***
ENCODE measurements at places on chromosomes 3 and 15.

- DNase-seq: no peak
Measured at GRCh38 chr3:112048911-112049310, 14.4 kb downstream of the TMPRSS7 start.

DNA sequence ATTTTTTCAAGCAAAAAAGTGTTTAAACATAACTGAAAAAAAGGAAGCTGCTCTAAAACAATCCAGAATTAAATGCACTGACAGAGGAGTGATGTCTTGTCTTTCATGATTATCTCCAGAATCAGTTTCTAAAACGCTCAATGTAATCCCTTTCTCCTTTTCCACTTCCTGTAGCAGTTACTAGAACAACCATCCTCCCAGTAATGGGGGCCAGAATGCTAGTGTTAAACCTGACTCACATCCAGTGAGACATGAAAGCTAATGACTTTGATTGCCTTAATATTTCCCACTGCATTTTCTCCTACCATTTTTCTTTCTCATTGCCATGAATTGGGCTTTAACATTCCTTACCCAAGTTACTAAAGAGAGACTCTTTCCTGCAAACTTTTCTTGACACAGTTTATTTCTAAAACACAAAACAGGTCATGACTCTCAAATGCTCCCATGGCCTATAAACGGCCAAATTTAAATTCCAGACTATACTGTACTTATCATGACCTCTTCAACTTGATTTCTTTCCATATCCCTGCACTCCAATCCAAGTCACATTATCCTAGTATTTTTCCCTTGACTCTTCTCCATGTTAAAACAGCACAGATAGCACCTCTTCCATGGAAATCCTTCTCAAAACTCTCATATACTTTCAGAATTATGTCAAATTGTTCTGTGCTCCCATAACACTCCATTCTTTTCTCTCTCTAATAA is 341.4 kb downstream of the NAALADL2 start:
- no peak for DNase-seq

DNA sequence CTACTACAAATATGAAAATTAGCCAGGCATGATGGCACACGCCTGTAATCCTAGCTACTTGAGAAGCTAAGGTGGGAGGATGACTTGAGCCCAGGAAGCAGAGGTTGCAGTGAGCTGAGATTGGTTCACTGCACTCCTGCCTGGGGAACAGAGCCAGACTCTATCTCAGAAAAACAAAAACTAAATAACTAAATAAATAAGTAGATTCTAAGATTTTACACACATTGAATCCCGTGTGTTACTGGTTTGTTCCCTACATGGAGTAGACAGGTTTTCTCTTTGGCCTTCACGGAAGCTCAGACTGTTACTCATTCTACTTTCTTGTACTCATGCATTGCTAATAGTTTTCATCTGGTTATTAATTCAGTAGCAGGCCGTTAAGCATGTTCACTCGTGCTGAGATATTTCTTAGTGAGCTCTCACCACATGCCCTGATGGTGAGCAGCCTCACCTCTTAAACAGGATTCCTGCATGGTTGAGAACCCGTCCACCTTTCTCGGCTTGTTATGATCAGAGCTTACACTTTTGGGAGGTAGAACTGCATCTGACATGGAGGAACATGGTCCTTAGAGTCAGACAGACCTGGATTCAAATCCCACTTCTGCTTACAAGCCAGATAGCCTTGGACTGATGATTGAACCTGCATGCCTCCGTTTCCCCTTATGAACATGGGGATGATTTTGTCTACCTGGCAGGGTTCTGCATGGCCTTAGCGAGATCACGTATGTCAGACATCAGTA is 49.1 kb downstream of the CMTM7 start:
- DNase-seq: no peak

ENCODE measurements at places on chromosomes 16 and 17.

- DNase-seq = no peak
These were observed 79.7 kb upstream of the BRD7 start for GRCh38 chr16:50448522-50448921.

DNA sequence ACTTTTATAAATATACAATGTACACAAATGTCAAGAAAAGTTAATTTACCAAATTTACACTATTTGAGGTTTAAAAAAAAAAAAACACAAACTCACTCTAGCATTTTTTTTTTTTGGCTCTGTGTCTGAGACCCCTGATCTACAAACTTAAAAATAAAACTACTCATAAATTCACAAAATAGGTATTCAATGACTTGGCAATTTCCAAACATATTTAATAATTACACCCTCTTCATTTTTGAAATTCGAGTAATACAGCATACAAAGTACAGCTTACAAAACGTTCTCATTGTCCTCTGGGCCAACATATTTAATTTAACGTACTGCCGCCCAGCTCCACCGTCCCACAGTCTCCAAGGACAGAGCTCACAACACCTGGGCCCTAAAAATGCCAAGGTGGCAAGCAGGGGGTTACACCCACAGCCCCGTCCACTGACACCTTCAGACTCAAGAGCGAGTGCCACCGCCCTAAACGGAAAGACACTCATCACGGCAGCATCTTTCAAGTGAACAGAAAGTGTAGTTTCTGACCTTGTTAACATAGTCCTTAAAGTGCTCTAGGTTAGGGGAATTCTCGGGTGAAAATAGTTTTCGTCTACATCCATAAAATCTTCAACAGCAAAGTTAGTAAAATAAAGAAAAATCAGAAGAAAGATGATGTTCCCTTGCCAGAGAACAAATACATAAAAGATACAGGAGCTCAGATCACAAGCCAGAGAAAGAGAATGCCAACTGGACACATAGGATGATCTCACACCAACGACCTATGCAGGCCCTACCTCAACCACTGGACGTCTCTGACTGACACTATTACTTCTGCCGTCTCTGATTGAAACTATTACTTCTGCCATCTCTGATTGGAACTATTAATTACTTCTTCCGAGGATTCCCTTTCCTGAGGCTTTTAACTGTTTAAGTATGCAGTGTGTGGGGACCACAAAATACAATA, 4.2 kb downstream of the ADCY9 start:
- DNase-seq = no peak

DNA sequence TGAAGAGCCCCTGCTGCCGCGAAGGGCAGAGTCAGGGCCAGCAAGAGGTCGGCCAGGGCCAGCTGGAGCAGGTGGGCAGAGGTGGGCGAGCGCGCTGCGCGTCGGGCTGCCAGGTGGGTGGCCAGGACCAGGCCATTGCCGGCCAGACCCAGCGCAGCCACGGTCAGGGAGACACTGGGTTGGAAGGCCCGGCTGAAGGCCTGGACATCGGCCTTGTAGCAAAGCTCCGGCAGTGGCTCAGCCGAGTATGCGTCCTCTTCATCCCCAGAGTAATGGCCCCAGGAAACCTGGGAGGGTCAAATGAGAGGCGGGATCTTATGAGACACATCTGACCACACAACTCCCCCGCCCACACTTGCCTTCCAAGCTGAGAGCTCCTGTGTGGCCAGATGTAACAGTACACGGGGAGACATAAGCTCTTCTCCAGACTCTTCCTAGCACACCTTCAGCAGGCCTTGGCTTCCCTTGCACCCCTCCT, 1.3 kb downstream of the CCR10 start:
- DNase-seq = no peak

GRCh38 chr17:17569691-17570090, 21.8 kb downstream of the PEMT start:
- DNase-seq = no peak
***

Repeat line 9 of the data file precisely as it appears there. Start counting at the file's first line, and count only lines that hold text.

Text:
- DNase-seq = no peak